Sunday night. I had just returned to campus after spring break and I was in my best friend’s room. I asked, “So, what do you think about this Coronavirus thing? The last words my dad said to me before I left home were, ‘See you in a month!’ That’s crazy, right?” Before my friend had a chance to respond, her roommate retorted in an exasperated voice, “There’s no way we are going to be sent home. We’re not even the ones in danger. It is crazy.”
Friday morning. I lay on my bed, as my roommate got ready for class. My phone buzzed with the email that this entire week seemed to have been leading up to. The gist was, “No one knows what is happening. Because of that, you need to go home.” I packed up my entire room, my entire year, my entire life in less than two hours. I said goodbye to some of my closest friends, not knowing when I would see them again.
Friday night. Twelve hours later I was home with my parents and brothers, watching some terrible horror movie about a young woman fighting alligators in a hurricane. Later that night, I created a schedule to keep myself busy. If I could have control over anything, even just a piece of paper telling me when to wake up, I grasped for it. I started exercising. I started praying.
Monday night. I finished my “first” day of online classes. I finished my homework. I burned through my first of many candles to come. I began to sink into a state of emotionless repetition to ignore the discomfort and insecurity around me. I listened to my parents, my protectors, share fear and look depressed. I listened to my oldest brother worry endlessly about his cherished job.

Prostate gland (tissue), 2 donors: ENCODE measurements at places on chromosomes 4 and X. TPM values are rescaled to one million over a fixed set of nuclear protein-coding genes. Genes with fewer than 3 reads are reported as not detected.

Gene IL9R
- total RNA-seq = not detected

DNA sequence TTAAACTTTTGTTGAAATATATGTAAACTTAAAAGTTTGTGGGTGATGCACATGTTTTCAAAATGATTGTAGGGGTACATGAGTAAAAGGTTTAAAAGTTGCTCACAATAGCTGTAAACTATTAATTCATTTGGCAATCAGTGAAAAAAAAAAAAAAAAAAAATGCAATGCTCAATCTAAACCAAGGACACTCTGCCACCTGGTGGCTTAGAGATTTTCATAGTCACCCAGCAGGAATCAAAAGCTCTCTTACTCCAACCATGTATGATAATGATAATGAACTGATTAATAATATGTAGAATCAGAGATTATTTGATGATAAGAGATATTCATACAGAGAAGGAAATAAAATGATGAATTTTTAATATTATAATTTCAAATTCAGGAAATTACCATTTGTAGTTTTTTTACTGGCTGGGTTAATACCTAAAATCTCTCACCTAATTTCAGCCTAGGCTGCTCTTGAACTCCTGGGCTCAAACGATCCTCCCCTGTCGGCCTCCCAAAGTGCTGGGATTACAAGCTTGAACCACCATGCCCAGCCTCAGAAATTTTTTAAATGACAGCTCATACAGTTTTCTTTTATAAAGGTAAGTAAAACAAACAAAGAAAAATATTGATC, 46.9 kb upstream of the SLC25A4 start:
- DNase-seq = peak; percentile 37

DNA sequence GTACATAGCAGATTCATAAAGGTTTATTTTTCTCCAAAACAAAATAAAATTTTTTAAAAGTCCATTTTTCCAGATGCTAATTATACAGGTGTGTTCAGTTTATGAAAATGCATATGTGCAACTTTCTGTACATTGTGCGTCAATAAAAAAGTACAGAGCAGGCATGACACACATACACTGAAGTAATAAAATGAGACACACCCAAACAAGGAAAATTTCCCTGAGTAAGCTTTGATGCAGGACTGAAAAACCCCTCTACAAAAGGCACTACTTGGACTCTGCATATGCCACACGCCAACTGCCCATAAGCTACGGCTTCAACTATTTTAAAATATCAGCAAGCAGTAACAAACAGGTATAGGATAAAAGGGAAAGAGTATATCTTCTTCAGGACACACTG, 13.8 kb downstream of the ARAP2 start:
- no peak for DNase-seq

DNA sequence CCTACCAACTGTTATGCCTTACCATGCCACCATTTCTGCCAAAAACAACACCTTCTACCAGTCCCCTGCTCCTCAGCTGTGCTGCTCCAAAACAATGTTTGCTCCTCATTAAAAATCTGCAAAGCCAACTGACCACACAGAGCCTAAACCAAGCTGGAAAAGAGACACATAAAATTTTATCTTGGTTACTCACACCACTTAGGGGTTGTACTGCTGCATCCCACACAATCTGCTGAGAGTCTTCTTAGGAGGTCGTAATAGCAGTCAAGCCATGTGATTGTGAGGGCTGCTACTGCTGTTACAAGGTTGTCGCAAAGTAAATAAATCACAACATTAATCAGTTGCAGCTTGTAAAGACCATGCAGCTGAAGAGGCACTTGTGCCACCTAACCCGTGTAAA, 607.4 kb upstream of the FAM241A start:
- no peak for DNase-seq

Wednesday afternoon. I finished my classes. I finished my homework. My parents continued to work, and my oldest brother continued to work. It was just my other brother and me. This is always my favorite part of writing: introducing my other brother. His name is Peter. He has the best smile, he has the best laugh, and he has the best attitude. He also happens to have Down syndrome. Peter and I went outside to play with chalk. He began running around our driveway until I chased him down to tackle him. He got up, I chased him, he sat down to color. He got up again, I chased him again, and I caught him. As I tickled him, he leaned back into me. He smiled up at me with a breathtaking smile. I saw his beautiful eyes and their Brushfield spots looking directly into mine. Without words, he reminded me of how we can support each other and hold each other up, no matter our ability level, no matter our own, personal despair. While drawing with chalk and chasing my brother, I fell in love with life again.